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And then I went to MIT for a year.  It was a postdoc.  And then actually something rather funny happened.  Society in [academic] Cambridge is very highly stratified.   We had a terrible house.  We had a new baby.  We had no money – I was making about, I don’t know, $3800 dollars a year.  Mildred’s father had a heart attack and she had mononucleosis.  It was just an unspeakable nightmare.  And spring finally came, after one of these glorious Boston winters.  And I was offered an assistant professorship at Harvard.  And all of a sudden, our lives changed dramatically.  Telephones started ringing off the wall, everyone had to have us for dinner.  Which really pissed us off, the whole scene.  And then about a week after the Harvard offer, I got a call from Chicago, offering me an assistant professorship, and I virtually accepted it over the phone.  I said, ‘I’ve got to check with my wife, but I’m really sure we’re coming.’

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So I joined the faculty at Chicago in the fall of 1950, I was there for seven years.  And then I went from Chicago to Princeton. I went there in February of 1957, forever.  And stayed there for 21 years.  [Me:  what were you doing in physics at that time?] You asked me that the other day and then you couldn’t understand what I told you.  That would still be true.  I was working in elementary particle physics and quantum field theory.  Those are good buzzwords.

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 I’d been chairman of the [Princeton] physics department for six years prior to going to Caltech.  And, well, I didn’t wake up one morning and say, ‘I’m going to be president of Caltech next week.’   I was unbelievably lucky.  I was invited to come out to Caltech in October of 1977 to give them my views about higher education and physics.   I was loose as a goose about it.  I knew they were looking for a president, I never thought it had anything to do with me.  Mildred was a bit more prescient.  When I first told her I was going out for this interview, she said, ‘Jesus Christ, who wants to live in Pasadena?’  And I reassured her that nothing like that was in the cards.  And then about three or four months later, I got a telephone call inviting me to come out for a serious discussion and to bring my wife.  And when I got out there, the unmistakable being-looked-over, I said, ‘You offer me this job, I’m going to take it.’ To be honest with you, I became concerned that my rate of doing research had slipped during this period that I was chairman.  And the idea of walking around the corridors of Princeton and fading slowly into the sunset was not very attractive.  I found I could still turn it on when I wanted to, but it was harder than it used to be. And I didn’t know what the hell I was going to do.  I was 55. It’s an ideal age for a university president.  So I felt, you know, it was really just marvelous.

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The key to being president of Caltech was to hire the best people, give them lots of money to support their research, and stand back.  When you choose extremely smart people and unleash them on  things that they can take a real interest in, you don’t have to do much leading.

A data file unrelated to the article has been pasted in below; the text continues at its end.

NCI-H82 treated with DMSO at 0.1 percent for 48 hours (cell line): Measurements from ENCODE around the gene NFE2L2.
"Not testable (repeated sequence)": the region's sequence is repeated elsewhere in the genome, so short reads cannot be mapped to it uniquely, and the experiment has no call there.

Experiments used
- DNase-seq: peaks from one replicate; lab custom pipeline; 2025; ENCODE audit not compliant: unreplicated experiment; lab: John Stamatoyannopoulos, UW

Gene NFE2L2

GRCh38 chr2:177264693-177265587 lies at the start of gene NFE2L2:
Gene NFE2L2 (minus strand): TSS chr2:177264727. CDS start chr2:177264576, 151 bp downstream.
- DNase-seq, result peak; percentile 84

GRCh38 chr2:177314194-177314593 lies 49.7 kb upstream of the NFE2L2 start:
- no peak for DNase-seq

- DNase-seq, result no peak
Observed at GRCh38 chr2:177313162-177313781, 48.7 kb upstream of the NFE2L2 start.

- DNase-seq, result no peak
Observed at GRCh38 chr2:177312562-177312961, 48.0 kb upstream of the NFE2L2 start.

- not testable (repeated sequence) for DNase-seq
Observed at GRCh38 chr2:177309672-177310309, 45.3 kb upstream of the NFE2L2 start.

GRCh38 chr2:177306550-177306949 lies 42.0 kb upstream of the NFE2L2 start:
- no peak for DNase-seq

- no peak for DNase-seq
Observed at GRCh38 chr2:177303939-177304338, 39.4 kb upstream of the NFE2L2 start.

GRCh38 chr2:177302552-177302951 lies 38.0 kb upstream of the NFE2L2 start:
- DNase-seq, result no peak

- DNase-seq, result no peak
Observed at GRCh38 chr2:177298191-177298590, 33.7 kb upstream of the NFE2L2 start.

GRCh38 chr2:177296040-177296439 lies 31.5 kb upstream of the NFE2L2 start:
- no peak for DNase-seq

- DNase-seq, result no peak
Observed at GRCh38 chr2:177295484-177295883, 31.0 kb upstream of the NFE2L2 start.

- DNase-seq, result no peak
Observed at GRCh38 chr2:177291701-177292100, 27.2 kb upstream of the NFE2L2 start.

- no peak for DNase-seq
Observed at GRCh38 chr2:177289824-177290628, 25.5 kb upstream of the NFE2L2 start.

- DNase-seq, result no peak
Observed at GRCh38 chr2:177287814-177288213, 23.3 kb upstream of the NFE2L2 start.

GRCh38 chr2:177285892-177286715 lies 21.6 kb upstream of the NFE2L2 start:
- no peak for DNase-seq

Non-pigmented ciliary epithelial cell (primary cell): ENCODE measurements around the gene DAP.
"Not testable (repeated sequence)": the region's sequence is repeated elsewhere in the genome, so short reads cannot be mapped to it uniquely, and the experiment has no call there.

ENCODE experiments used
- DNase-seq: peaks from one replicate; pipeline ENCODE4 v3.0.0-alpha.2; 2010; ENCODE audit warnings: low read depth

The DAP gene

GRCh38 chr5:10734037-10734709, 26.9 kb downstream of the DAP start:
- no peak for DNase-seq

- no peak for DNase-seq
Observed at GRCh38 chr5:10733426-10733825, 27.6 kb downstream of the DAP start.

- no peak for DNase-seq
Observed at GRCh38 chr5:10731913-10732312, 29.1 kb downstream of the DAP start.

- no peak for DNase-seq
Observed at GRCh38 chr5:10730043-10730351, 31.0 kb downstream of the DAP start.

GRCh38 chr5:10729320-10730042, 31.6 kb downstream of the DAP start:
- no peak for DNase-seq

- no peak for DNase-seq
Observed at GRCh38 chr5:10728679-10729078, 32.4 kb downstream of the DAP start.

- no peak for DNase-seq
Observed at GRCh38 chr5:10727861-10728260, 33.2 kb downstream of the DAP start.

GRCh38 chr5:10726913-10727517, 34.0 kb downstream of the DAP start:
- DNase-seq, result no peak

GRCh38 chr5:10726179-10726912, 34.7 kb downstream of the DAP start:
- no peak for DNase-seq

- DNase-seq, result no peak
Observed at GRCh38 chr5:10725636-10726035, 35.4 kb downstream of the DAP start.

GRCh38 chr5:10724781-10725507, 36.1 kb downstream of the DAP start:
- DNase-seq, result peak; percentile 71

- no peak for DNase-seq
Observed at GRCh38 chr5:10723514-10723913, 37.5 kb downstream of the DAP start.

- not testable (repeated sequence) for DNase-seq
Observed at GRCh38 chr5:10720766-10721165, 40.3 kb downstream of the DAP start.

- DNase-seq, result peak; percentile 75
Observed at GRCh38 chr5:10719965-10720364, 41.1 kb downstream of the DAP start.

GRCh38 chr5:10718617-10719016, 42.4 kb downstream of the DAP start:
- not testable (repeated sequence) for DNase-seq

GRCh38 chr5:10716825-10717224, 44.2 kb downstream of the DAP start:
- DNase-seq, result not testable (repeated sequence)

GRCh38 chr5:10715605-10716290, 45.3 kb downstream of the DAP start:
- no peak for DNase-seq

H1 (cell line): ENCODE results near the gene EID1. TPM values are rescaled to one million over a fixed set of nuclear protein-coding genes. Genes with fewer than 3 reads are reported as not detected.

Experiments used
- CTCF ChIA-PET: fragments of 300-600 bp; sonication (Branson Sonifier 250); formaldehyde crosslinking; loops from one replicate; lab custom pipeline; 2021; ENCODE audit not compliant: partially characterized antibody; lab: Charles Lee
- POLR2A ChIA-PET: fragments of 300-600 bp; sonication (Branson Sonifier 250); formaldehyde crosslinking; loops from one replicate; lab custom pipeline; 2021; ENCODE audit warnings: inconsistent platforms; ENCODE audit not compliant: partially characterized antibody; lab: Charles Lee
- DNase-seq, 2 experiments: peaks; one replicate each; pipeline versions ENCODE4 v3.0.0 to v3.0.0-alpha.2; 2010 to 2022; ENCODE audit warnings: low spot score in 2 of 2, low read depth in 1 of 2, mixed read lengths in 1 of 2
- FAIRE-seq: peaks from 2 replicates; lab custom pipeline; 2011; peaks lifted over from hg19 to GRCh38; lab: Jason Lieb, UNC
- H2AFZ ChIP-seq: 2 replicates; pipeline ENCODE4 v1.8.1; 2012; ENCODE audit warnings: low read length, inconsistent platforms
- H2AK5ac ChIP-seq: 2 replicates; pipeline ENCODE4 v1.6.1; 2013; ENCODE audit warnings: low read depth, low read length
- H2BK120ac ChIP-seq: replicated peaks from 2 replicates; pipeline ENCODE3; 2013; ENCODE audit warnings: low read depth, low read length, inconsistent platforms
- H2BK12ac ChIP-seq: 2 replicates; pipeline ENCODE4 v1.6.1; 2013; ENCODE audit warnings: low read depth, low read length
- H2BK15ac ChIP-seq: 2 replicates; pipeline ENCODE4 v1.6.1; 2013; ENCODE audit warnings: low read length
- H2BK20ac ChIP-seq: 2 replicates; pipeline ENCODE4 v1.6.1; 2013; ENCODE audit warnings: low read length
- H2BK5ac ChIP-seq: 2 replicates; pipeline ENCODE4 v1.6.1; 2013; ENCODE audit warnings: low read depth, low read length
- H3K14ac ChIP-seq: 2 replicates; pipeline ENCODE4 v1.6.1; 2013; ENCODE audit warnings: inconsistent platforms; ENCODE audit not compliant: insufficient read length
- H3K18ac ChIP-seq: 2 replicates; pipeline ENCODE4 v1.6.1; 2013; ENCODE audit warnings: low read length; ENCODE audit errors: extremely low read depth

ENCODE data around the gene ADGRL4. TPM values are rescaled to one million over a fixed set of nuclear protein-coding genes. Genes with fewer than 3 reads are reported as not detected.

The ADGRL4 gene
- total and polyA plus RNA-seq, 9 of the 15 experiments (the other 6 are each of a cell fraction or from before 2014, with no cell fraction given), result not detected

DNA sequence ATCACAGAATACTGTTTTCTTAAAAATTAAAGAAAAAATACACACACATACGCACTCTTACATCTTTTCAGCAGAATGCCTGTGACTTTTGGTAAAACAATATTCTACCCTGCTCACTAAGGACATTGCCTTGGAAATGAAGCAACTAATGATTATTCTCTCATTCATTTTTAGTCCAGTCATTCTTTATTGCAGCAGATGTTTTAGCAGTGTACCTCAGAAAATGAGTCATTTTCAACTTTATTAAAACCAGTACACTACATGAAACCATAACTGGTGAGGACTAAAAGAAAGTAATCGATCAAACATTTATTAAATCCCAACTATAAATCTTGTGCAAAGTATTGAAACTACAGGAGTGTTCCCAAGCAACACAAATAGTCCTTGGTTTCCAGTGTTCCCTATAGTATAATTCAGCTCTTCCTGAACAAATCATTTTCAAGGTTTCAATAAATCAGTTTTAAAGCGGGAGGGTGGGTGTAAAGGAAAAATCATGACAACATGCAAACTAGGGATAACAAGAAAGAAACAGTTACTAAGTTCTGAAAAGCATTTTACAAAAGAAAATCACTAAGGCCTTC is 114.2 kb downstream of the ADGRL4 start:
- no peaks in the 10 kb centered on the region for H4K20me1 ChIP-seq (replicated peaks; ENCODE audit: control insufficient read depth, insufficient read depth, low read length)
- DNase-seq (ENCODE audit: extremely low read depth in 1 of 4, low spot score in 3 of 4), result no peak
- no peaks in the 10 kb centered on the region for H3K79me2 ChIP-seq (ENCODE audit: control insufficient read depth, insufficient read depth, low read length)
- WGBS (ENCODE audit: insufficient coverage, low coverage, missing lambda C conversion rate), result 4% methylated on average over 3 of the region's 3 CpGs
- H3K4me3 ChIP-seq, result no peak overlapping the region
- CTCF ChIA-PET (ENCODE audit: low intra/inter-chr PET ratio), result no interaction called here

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[Me:  There’s a standard saying amongst physicists that says that physics is a young man’s game.  I’m wondering why that is.]   I’ll tell you one thing that figures in it.  The older you get, the more you know and the more likely you are to say — if someone has a new idea or if you have an idea — been there, done that, it doesn’t work.  And younger people who don’t have this backlog of experience are not deterred by something being way out.  Historically it’s certainly been well-demonstrated.  There are a few counter-examples – one of the famous ones is Lord Kelvin who started physics when he was 57. But there’s not a lot of that going around.  I think if there is a single factor, it’s that it’s a mistake to know too much.  Because you’re inclined to say no.

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Next Monday:  Murph and the Jasons and the Vietnam War.

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Gorgeous photo of Murph by Manny Rotenberg, and used with his kind permission

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5 thoughts on “Marvin Goldberger, Always Called “Murph”: Part I

  1. Those href spaces drive me nuts. Thank you, Brendan. And yay for reading The Jasons, thanks for that too.

  2. “hire the best people, give them lots of money to support their research, and stand back.”

    Amen to that.

  3. I was on sabbatical from McGill University at Princeton in 1956-57. Murph came in the second half of that year and taught me to throw a frisbee. The Palmer Lab theorists used to come out after lunch and toss frisbees. Murph knew who I was because of some relatively trivial little work I did as a small part of my MIT Ph.D. thesis on nucleon-nucleon scattering. Contemporaneously he and Geoff Chew had done the same thing. Great man and great guy!